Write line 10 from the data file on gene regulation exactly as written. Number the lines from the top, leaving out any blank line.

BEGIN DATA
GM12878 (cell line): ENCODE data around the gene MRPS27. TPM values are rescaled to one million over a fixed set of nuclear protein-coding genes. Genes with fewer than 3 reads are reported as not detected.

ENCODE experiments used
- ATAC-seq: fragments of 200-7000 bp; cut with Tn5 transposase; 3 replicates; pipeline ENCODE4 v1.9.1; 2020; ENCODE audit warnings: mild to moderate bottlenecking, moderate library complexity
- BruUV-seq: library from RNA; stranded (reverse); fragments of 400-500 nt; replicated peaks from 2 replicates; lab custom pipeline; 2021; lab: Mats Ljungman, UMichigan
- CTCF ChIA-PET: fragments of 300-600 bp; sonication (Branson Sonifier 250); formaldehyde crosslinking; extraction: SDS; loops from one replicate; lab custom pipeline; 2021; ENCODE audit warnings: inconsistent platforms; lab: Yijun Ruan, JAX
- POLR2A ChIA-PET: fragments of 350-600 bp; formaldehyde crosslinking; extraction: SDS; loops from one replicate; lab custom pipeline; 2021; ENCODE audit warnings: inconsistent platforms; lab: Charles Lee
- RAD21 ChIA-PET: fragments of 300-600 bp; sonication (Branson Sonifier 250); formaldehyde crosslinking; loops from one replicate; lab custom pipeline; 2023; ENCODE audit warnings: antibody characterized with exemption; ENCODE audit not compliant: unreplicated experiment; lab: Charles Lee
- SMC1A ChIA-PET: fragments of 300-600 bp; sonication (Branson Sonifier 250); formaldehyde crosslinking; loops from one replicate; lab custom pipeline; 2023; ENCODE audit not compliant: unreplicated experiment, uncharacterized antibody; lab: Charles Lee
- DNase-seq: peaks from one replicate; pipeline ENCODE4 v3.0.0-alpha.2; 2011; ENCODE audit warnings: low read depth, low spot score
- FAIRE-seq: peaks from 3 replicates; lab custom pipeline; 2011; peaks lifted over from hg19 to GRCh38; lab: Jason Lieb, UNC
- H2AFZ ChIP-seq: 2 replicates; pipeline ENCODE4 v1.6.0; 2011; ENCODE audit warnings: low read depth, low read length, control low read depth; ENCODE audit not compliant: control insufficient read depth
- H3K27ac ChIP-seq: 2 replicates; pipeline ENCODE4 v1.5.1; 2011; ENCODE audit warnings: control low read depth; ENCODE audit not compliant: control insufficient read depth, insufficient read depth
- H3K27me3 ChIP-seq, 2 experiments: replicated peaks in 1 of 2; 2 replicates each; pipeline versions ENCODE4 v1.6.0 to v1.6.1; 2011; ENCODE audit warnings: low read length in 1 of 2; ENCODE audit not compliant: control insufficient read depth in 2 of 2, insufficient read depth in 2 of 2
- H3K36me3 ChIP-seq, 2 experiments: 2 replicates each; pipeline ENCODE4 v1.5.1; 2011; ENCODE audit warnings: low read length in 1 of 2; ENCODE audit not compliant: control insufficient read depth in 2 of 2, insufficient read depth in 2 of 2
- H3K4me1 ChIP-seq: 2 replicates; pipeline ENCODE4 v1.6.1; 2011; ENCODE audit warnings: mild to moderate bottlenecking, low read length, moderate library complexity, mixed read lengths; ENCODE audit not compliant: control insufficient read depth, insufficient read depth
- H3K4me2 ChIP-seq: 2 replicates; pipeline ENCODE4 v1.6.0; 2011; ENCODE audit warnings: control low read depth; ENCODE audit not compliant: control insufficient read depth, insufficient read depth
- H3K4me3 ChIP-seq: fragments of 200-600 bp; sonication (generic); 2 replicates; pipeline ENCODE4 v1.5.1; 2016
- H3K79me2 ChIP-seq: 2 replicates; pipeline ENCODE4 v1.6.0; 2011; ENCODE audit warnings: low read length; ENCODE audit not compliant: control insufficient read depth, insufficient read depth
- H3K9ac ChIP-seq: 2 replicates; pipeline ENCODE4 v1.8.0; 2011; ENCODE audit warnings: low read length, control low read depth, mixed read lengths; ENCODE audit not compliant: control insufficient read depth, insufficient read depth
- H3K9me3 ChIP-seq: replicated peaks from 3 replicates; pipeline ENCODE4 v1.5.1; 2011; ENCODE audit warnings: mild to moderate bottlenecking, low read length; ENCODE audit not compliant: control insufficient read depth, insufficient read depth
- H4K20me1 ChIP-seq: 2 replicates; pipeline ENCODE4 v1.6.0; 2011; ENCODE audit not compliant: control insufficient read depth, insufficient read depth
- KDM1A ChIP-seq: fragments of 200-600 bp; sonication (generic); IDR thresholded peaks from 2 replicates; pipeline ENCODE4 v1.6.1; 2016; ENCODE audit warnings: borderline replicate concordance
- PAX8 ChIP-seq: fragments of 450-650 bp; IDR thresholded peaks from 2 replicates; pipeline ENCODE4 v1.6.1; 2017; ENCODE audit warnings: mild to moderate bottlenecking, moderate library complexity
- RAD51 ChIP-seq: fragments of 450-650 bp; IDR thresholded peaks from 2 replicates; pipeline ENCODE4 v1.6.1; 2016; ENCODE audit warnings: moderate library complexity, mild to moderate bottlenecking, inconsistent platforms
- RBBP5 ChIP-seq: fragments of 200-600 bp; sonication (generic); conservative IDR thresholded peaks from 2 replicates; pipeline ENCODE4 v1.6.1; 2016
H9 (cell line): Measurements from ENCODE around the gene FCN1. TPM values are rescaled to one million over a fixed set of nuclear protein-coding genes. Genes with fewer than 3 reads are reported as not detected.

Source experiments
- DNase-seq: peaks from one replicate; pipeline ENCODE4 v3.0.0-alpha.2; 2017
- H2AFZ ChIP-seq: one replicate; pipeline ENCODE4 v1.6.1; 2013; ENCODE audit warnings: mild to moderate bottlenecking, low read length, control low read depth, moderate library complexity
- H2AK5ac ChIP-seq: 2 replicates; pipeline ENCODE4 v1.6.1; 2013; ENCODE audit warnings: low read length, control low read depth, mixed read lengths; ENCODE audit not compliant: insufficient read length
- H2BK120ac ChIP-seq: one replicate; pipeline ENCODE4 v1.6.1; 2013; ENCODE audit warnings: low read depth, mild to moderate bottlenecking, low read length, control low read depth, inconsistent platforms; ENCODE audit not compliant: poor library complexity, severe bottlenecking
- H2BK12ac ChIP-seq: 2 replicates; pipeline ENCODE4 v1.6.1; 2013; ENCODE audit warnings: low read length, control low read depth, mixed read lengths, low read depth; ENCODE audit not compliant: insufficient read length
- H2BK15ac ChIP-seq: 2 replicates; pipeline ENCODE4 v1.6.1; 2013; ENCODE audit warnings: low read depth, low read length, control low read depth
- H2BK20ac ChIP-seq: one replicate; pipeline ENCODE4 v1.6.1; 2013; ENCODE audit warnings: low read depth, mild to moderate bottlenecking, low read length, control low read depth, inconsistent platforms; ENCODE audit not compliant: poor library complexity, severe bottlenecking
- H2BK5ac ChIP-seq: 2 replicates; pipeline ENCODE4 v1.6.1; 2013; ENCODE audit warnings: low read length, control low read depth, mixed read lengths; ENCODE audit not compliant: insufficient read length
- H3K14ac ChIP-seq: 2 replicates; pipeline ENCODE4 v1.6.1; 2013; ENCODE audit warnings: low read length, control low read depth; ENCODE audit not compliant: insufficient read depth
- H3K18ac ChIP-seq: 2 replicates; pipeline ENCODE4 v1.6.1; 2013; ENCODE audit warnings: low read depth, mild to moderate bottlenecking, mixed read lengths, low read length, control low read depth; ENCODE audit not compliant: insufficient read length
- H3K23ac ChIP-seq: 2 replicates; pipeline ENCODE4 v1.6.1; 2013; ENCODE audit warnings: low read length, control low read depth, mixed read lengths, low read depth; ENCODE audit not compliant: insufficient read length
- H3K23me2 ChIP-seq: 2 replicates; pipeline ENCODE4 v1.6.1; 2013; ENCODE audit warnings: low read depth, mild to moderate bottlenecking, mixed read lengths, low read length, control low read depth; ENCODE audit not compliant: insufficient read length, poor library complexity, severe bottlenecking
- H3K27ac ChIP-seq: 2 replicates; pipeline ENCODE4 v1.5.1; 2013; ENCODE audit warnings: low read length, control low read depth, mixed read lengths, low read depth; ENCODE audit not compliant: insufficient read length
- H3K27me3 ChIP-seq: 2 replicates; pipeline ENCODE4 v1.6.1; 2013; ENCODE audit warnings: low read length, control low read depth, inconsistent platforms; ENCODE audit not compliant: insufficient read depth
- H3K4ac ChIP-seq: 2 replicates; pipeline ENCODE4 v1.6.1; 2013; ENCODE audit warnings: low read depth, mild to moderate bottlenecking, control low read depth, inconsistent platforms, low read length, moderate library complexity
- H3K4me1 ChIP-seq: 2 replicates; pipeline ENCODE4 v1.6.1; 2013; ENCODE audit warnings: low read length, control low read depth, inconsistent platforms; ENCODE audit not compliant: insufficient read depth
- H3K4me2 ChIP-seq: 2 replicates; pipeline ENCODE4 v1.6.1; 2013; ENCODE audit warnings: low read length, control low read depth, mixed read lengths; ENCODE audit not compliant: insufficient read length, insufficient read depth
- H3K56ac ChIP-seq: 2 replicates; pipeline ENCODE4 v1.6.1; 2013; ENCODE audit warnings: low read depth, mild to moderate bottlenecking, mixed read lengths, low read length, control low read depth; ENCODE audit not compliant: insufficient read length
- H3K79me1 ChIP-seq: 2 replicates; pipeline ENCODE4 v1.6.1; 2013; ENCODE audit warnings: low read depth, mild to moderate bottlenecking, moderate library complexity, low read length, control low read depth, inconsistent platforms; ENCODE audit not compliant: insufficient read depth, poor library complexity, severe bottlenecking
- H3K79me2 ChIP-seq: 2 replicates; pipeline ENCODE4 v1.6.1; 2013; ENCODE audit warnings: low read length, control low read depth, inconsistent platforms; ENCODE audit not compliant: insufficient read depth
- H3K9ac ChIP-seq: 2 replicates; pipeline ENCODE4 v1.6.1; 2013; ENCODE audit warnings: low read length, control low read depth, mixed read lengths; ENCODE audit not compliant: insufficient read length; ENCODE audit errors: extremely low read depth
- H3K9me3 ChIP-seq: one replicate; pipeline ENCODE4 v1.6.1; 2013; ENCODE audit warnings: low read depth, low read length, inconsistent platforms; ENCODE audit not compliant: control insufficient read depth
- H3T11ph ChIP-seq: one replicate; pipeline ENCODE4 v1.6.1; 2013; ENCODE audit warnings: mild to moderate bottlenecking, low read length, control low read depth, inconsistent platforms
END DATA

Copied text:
- FAIRE-seq: peaks from 3 replicates; lab custom pipeline; 2011; peaks lifted over from hg19 to GRCh38; lab: Jason Lieb, UNC